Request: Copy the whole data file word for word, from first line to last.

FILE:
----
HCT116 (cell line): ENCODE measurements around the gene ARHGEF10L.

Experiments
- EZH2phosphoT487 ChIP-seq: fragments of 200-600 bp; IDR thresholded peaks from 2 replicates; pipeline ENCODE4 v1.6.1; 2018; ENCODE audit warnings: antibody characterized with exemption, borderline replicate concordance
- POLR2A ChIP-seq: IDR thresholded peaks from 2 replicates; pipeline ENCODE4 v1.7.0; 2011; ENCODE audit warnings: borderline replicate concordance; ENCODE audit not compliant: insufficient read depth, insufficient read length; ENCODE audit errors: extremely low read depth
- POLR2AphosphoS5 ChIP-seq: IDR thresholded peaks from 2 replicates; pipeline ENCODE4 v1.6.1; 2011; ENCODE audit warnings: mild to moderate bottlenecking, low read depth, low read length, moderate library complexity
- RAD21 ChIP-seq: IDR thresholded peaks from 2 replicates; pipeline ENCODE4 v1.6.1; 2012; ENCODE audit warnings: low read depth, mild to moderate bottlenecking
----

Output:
HCT116 (cell line): ENCODE measurements around the gene ARHGEF10L.

Experiments
- EZH2phosphoT487 ChIP-seq: fragments of 200-600 bp; IDR thresholded peaks from 2 replicates; pipeline ENCODE4 v1.6.1; 2018; ENCODE audit warnings: antibody characterized with exemption, borderline replicate concordance
- POLR2A ChIP-seq: IDR thresholded peaks from 2 replicates; pipeline ENCODE4 v1.7.0; 2011; ENCODE audit warnings: borderline replicate concordance; ENCODE audit not compliant: insufficient read depth, insufficient read length; ENCODE audit errors: extremely low read depth
- POLR2AphosphoS5 ChIP-seq: IDR thresholded peaks from 2 replicates; pipeline ENCODE4 v1.6.1; 2011; ENCODE audit warnings: mild to moderate bottlenecking, low read depth, low read length, moderate library complexity
- RAD21 ChIP-seq: IDR thresholded peaks from 2 replicates; pipeline ENCODE4 v1.6.1; 2012; ENCODE audit warnings: low read depth, mild to moderate bottlenecking